The Anna Maria Island Sun Newspaper

Vol. 11 No. 33 - May 18, 2011


Pier Centennial - two days of fun

Harry Stoltzfus

Thomas Helko, 7, dumps green slime
onto Crosspoint Fellowship's Brad Lowery
Saturday during the Food and
Wine on Pine festival.

ANNA MARIA – The mood was festive, and people lined Pine Avenue and Gulf Drive as the City Pier Centennial parade wound its way from Crosspointe Fellowship to the pier on Friday evening.

Grand marshals Carolyne Norwood, Elizabeth Moss and Margaret Chapman waved to the crowd, followed by the Manatee High School drum line and cars full of dignitaries.

The Historical Society Old City Jail float with "convicts" throwing Fig Newtons and the Cracker Horses were big hits. The AMI Privateers, led by a contingent of Bradenton Marauders, concluded the parade by blasting their way down the street with black powder.

Everyone gat hered at the city pier, where Mayor Mike Selby read a proclamation from Rep. Vern Buchanan and recognized guests and those who helped make the event possible. Lindsay Bell sang "The Star Spangled Banner" and led the crowd in signing "God Bless America."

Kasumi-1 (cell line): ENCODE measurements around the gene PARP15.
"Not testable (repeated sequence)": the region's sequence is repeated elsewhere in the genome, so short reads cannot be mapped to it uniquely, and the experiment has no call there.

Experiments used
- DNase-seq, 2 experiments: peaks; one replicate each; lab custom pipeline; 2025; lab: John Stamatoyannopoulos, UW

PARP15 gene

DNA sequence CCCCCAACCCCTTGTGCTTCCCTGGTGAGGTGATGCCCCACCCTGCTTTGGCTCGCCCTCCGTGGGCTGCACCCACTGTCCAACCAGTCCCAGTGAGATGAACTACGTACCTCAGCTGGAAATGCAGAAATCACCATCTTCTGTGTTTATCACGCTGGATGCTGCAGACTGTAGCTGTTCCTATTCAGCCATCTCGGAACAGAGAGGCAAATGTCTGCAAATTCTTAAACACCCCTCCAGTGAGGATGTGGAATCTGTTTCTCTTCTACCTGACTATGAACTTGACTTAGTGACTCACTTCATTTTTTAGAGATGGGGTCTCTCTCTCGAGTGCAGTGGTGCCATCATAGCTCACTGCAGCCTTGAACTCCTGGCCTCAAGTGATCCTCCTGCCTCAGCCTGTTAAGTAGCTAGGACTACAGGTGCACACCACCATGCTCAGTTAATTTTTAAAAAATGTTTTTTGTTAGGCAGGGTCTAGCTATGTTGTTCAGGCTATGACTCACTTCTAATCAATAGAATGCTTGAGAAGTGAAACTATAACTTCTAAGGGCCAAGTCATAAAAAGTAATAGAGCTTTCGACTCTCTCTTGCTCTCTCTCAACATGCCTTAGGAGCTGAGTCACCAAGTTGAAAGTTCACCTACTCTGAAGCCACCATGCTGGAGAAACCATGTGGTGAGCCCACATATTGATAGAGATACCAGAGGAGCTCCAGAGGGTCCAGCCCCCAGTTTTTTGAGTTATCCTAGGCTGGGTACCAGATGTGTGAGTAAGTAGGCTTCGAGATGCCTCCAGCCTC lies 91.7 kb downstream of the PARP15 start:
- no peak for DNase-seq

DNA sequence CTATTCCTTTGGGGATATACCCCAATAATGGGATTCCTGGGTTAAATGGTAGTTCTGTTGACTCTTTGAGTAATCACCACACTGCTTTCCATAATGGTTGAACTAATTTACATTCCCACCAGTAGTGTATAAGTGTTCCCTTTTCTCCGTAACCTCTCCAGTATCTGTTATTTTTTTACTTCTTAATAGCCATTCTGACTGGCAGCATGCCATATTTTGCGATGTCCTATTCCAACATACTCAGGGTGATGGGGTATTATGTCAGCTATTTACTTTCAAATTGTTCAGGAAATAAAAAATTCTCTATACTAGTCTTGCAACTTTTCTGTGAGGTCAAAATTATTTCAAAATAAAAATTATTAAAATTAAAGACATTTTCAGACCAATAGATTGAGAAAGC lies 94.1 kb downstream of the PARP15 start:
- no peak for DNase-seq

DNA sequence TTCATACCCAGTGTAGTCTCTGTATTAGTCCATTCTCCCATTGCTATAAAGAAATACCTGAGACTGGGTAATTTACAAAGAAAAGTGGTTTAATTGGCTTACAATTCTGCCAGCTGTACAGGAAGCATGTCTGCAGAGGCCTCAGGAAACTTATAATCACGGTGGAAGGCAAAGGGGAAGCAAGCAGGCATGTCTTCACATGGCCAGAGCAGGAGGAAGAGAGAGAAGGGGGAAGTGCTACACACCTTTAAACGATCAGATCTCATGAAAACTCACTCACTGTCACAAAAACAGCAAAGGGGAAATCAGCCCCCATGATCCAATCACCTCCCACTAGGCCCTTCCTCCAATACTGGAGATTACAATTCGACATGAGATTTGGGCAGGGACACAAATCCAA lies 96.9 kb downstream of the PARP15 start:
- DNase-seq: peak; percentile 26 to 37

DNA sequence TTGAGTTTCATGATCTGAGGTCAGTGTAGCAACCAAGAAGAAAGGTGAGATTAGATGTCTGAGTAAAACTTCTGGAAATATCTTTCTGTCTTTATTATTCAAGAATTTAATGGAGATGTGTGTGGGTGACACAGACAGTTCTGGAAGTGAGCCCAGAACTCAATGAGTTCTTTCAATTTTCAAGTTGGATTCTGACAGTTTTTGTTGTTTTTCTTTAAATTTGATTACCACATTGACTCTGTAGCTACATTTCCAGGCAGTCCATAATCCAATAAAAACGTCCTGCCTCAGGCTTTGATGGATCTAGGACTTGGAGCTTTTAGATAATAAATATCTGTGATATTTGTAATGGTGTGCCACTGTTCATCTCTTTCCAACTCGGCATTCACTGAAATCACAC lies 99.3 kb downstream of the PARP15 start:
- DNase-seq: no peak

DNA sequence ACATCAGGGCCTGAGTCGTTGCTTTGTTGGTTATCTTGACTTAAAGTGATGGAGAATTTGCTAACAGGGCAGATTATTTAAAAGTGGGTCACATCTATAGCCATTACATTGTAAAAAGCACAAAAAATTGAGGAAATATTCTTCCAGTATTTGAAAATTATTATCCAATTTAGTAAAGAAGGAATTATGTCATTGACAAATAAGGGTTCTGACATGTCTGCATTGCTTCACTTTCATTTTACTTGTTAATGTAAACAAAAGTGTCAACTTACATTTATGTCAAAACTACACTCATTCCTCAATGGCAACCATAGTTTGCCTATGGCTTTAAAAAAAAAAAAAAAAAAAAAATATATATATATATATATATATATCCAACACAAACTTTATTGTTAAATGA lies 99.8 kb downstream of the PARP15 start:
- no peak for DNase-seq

Centennial Committee Chair Sissy Quinn thanked her committee as the mayor and a committee member unveiled the pier's new historic marker, Quinn said, "It's an honor to stand here as the representative of the AMI Preservation Trust and give this marker to the city."

As the ceremony concluded, the party began. Privateers dispensed beer from their tent, and Marauders passed out beads and baseball passes. Pier regulars Frank Almeda and Mark Alonso cut the cake decorated with fishes, lounge chairs and a barbecue grill and passed out pieces to the hungry crowd.

Food and Wine on Pine

On Saturday at the Food and Wine of Pine event, costumed actors strolled the street – Frances Warttig, the city first elected clerk; Annie Cobb, the first non-native child born on the Island; Lena Phelps, one of the Island's first school teachers; Mary Hall, George Bean's daughter; John Roser, who built Roser Cottage and Roser Chapel.

They told their stories to visitors who were taking advantage of the beautiful day to shop and sample food and wine from decorative booths lining the street. Kids on unicycles from the Sailor Circus entertained the crowd, and musicians sang to those passing by.